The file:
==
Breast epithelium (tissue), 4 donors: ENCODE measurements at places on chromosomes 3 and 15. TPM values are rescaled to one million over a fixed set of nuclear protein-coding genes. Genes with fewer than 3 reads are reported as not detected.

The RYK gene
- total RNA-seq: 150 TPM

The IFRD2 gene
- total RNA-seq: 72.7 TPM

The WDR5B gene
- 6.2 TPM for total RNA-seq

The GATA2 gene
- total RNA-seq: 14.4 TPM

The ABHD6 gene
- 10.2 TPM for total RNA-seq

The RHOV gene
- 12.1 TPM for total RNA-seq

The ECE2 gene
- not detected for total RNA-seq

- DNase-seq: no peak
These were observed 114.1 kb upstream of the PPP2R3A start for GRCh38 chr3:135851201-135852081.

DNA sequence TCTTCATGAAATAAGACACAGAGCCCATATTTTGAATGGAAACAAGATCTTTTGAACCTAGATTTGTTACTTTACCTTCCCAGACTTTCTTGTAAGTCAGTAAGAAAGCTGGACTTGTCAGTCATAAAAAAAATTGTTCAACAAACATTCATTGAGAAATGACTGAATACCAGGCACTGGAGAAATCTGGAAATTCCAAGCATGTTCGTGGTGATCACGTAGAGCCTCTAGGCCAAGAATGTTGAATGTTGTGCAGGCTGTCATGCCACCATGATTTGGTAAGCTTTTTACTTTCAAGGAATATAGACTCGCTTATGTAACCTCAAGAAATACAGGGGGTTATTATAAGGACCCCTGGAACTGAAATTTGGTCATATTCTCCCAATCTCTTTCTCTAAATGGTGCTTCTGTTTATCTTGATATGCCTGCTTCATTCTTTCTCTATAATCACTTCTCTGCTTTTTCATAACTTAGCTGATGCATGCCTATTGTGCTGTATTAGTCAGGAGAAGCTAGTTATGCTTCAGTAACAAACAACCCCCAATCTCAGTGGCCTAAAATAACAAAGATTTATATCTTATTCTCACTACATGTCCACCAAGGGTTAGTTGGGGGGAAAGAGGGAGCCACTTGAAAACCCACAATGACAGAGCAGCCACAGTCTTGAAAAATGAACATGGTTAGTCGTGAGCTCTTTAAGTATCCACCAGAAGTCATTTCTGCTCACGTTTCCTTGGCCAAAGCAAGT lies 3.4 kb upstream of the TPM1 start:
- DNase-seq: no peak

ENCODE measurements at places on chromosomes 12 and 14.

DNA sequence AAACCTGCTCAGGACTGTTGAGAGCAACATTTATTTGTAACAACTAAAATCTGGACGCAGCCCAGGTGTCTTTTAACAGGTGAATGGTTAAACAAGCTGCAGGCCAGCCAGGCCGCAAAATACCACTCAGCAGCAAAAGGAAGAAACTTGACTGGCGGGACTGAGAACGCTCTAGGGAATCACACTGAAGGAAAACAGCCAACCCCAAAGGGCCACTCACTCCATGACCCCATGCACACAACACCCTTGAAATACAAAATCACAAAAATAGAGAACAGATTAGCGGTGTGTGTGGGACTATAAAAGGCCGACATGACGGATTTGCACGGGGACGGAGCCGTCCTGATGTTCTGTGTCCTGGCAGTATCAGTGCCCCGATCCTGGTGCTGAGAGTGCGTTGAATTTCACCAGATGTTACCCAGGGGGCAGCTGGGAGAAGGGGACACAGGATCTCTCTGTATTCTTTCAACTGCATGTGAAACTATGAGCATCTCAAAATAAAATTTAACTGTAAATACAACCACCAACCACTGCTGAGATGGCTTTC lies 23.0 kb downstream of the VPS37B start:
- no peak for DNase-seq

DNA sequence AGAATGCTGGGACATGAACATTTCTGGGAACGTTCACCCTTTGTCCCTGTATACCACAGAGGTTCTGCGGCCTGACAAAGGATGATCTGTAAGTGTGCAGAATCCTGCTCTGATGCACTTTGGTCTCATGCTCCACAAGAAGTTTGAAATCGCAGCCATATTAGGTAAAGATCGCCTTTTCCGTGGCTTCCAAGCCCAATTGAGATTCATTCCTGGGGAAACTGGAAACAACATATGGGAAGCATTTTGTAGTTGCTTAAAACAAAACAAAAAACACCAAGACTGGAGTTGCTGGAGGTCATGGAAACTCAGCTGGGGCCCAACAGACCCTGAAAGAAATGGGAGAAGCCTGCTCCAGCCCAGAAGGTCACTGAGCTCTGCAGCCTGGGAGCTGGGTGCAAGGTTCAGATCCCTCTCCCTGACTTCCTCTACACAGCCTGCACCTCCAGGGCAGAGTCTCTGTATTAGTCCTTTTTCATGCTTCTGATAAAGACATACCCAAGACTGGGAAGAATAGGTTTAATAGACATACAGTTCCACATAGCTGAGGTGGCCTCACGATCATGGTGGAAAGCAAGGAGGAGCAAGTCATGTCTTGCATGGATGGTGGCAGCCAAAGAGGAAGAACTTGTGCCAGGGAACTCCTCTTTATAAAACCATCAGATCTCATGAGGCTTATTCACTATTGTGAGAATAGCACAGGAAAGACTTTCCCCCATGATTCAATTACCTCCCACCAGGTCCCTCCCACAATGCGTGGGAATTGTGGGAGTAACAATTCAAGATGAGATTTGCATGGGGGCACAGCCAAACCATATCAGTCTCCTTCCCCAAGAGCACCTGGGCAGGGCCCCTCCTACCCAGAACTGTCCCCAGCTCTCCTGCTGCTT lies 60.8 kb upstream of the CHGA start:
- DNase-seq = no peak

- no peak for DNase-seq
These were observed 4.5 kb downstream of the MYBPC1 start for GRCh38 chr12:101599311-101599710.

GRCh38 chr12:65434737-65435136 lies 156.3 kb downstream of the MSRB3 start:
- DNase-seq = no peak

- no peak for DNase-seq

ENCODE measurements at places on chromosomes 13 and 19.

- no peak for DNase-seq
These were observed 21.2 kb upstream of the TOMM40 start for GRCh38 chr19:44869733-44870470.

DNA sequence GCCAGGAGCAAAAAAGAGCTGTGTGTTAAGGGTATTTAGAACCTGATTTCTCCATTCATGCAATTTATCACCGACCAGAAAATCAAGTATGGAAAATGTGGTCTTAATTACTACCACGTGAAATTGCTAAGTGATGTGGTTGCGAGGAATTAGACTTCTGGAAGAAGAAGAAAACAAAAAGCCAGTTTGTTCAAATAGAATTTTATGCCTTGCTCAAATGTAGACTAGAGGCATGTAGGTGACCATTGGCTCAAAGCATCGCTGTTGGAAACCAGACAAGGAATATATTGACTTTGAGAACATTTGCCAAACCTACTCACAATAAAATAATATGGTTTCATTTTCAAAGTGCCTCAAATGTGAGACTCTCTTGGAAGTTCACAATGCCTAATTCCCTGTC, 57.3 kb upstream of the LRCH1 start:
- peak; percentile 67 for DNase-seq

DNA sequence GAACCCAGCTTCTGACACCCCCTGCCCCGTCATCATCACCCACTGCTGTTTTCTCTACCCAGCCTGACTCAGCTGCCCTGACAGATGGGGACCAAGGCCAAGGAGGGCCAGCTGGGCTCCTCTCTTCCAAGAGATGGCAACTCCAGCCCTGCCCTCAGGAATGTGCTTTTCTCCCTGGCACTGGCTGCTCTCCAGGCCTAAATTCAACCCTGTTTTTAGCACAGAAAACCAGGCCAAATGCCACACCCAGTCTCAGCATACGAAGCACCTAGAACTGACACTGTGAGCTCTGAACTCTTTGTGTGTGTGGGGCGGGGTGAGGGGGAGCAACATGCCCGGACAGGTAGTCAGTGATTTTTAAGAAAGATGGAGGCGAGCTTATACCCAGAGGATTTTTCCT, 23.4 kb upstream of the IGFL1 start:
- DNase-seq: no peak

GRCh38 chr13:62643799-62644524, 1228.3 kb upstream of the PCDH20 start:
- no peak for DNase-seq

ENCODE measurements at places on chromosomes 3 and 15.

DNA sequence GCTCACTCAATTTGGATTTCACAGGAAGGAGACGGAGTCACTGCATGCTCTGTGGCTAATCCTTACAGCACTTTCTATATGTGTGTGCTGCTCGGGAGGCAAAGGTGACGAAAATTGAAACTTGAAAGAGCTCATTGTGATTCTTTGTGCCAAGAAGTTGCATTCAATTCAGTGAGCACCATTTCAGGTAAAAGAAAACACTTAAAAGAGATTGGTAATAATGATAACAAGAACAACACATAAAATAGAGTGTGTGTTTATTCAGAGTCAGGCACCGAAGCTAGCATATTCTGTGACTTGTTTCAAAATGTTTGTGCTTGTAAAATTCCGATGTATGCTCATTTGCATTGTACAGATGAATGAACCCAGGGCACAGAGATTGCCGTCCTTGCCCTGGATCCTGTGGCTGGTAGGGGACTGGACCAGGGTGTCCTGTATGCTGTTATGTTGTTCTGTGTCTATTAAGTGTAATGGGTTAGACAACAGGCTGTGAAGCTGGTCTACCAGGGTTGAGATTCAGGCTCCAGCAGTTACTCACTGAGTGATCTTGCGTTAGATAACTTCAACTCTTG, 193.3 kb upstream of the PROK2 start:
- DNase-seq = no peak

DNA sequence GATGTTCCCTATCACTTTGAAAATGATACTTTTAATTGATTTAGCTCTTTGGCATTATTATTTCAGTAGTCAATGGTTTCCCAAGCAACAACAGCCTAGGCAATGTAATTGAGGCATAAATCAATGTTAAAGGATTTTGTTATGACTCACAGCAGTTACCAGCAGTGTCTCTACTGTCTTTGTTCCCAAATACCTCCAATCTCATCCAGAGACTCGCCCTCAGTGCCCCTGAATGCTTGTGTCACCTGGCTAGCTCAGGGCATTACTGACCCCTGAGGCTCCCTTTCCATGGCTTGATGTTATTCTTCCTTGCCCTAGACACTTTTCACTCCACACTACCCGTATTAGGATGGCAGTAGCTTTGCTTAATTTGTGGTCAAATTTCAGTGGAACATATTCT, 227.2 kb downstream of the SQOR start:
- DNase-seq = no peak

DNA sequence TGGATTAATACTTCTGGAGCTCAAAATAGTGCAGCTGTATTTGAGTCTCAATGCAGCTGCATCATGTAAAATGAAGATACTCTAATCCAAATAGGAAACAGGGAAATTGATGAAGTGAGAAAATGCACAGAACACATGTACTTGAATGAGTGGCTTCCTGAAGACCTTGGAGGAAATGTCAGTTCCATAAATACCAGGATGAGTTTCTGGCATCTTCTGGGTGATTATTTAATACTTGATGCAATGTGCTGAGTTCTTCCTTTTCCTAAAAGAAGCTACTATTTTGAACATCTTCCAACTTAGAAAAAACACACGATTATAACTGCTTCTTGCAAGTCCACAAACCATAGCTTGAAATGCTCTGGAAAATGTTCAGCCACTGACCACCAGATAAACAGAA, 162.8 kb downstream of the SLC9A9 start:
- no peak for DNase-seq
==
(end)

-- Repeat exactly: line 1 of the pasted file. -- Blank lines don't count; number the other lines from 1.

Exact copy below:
Breast epithelium (tissue), 4 donors: ENCODE measurements at places on chromosomes 3 and 15. TPM values are rescaled to one million over a fixed set of nuclear protein-coding genes. Genes with fewer than 3 reads are reported as not detected.